4. Lots of amazing things were done in the 1960s, as you note, and I applaud writers who keep the knowledge of that alive through their writing. Unfortunately in real life, many students seem to be going back to 1950s ideologies. Classes I give on gender and the media are always the poorest attended. In a recent discussion, a young woman talking about why only a minority of CEOs were female said, ‘Because it’s a really tough job and women haven’t got the heart for it. They’re not built that way. They’d rather be home with their families’. At least she had an opinion: no one else in the class had any comment at all!

    • Caron – There really were some important changes made during the 1960s, weren’t there? And yes, there are/were some writers who do keep it alive. I’m not, I must say, shocked at your student’s reaction. I’ve seen a similar sort of thing myself. And it makes me wonder about how much they really know about what strides we’ve made. It makes me really think about how important it is for us to remember history.

      • Yes, and there is great resistance from students to knowing anything about the past. It’s disappointing, I must say. I guess it’s human nature to be complacent about things one has—until they’re gone.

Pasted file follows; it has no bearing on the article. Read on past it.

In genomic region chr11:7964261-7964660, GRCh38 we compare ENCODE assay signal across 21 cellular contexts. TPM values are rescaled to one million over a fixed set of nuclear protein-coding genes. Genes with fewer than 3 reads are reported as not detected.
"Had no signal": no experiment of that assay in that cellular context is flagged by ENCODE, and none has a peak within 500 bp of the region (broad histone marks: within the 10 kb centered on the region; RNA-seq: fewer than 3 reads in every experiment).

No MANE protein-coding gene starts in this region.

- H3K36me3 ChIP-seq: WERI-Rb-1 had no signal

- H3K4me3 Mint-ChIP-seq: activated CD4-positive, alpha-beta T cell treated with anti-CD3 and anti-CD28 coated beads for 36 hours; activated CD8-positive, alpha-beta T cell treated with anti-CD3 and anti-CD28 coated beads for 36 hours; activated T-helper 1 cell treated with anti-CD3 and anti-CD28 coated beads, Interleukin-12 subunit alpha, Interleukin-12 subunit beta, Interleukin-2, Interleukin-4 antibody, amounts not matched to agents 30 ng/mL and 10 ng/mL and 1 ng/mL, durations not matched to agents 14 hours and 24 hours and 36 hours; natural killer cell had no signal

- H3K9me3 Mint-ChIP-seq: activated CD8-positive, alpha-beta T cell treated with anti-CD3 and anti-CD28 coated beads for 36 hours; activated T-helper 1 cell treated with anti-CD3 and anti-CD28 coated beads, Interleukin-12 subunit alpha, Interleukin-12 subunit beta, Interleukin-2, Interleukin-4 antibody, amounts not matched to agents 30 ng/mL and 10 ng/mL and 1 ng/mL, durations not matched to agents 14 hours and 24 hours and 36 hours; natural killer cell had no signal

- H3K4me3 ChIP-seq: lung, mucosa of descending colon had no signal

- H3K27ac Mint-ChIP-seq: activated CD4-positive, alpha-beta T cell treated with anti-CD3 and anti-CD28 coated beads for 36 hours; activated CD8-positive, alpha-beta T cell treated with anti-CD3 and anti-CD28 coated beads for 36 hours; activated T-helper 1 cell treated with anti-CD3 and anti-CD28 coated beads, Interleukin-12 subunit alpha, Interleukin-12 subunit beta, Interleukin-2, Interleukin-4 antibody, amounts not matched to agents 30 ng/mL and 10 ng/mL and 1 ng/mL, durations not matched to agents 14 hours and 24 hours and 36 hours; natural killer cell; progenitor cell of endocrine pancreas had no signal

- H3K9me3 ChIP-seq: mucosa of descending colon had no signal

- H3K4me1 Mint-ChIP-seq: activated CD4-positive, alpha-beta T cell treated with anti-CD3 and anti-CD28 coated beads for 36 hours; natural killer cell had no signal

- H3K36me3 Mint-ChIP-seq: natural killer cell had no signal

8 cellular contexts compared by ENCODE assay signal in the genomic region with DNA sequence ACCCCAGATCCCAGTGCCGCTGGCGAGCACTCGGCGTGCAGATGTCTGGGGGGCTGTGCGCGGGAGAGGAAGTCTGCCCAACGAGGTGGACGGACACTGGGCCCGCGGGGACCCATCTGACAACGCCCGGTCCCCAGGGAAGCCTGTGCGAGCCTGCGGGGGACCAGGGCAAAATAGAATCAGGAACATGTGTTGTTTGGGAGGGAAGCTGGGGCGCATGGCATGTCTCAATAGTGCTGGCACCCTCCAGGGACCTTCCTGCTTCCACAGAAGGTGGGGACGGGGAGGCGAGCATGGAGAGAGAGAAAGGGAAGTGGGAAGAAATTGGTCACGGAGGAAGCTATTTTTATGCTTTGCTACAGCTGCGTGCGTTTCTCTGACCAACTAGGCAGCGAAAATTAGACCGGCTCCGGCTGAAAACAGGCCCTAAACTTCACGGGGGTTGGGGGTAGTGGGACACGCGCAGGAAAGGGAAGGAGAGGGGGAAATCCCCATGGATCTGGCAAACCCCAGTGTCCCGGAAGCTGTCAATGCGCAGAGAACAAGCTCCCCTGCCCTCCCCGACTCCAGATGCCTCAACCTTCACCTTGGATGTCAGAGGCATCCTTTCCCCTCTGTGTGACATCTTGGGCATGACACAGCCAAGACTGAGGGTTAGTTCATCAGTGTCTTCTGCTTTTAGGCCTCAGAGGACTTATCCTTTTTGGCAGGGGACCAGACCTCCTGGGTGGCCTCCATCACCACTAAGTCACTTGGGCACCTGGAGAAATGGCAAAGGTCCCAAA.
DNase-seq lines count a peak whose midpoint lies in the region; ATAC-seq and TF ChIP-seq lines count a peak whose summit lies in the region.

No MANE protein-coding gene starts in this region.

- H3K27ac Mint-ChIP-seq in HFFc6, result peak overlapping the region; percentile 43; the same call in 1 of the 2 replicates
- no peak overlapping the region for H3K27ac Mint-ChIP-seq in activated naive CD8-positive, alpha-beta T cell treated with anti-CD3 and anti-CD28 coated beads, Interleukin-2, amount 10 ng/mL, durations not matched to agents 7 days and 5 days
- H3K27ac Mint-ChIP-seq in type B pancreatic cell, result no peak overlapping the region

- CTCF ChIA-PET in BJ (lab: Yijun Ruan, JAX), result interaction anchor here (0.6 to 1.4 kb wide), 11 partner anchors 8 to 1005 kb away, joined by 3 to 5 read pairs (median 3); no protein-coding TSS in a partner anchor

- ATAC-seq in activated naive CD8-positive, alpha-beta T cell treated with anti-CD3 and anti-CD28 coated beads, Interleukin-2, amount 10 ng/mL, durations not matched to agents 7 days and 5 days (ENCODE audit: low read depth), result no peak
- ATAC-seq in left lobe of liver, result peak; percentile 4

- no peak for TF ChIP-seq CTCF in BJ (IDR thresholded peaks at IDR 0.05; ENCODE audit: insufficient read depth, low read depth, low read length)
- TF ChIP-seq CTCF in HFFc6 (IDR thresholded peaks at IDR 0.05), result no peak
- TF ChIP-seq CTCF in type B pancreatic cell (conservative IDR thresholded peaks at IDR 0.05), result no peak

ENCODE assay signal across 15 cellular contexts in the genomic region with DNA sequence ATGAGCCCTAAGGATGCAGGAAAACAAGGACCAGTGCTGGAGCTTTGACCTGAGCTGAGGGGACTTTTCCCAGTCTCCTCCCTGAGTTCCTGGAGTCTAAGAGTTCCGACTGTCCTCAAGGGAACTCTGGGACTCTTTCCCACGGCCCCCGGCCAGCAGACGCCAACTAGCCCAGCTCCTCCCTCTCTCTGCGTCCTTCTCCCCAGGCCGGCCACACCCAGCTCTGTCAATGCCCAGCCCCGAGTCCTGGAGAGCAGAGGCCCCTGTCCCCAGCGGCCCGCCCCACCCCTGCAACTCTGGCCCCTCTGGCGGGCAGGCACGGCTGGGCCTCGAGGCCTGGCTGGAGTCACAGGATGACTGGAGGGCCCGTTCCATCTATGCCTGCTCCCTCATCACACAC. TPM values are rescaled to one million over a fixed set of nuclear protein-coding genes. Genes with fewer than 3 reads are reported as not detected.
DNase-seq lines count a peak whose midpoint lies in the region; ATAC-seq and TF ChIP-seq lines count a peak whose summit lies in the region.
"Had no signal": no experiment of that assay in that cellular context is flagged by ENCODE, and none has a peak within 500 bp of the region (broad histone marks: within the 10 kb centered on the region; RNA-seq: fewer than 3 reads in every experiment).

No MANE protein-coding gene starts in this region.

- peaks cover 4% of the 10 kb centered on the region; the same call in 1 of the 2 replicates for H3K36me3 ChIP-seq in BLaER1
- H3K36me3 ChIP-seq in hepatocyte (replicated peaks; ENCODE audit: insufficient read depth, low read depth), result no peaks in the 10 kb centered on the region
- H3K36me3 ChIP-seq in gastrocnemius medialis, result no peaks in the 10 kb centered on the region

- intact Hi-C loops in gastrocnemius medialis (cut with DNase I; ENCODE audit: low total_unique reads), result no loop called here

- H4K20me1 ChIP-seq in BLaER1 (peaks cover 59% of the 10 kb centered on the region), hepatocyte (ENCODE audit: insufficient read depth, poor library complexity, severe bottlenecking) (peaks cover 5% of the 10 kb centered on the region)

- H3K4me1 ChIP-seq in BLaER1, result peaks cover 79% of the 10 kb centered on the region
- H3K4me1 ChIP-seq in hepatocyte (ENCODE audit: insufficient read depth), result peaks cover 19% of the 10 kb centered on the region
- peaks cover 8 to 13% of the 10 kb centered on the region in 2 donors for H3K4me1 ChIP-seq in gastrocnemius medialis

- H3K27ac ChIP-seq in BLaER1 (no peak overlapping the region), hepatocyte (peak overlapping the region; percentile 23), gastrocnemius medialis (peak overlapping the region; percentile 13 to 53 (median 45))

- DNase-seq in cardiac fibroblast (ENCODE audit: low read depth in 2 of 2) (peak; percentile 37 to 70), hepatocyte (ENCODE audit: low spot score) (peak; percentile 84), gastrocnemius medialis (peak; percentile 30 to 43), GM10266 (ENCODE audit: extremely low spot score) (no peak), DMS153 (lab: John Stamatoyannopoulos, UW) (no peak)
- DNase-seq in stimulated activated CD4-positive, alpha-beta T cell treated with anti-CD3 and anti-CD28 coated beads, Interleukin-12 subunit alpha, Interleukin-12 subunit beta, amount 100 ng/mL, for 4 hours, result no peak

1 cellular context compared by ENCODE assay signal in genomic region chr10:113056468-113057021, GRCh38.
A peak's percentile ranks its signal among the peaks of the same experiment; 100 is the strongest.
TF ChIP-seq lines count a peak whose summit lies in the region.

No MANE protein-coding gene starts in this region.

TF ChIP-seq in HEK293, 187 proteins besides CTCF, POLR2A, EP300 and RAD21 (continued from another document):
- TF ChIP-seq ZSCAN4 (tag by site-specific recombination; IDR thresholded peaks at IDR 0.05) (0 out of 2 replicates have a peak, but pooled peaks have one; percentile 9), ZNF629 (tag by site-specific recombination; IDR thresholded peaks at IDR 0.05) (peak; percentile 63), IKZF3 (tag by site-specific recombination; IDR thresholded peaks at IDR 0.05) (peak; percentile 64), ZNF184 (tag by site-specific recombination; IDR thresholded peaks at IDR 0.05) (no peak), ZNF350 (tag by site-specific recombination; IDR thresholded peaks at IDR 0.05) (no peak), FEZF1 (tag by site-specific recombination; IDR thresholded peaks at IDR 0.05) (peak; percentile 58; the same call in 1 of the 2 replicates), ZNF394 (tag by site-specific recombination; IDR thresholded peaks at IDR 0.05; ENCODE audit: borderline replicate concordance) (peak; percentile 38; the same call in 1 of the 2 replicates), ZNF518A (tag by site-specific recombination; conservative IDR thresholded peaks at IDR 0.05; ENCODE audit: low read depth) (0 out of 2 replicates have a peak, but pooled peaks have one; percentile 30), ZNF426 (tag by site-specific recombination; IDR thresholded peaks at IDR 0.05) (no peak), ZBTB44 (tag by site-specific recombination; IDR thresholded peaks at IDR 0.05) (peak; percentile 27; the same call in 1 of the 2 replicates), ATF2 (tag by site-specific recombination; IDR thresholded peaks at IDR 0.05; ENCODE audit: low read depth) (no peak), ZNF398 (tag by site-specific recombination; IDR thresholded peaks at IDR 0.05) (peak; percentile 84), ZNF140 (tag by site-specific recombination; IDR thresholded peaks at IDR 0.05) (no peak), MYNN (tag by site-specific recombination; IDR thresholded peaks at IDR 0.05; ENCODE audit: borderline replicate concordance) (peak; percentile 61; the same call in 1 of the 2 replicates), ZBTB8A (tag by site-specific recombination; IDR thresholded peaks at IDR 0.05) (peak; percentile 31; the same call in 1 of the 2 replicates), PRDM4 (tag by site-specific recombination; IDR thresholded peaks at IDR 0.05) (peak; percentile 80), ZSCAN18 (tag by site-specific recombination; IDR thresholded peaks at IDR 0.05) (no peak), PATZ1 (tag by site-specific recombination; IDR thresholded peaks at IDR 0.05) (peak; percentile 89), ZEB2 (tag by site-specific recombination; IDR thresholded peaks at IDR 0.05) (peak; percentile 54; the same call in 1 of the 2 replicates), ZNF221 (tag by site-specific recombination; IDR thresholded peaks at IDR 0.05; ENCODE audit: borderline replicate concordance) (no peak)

• Caron – I think you’re quite right. People do have a way of taking for granted what they have. Then, as you say, when it’s gone, they suddenly know how important it is. It is disappointing too how many students don’t see the need to understand history. They don’t often see how it’s relevant at first. Well, it’s good there are folks like you to remind them of exactly how relevant it is.

  5. Laugh at me if you will, but the real reason I love the Martin Beck novels so much (and thank you for introducing me to the series) is because you learn so much about the society of that time. People of my generation in India looked up to Sweden as the country that combined the best of socialism and capitalism. To find out from Sjowall and Wahloo that our perception was quite different from reality as they saw it, makes for fascinating reading.

    There are some really great examples you have there, but you missed one that I would immediately put on the list. The name of the novel escapes me now, but it was one where Miss Marple visited The Development, and after spending a few hours there, came to the conclusion that despite the superficial changes, people hadn’t changed very much. The way she reacts to her new maid (Cherry, is it?) was nice- she misses the old fashioned maids she was used to, but comes to appreciate the new one because she has very different talents.

    • Natasha – I won’t laugh at you at all. I’ve always thought the Martin Beck series was as much an exploration of Swedish society and values and so on as it was anything else. Yes of course the plots are well-constructed, the characters developed and so on. But at the same time, the authors make important statements about social issues.
       
      And I agree completely with you that The Mirror Crack’d From Side to Side is a terrific example of some of the changes that came to the English village. There’s interesting discussion about the new council housing, and there’s even a discussion of what you call what a lot of people now call a living room. Thanks for the reminder of that terrific book.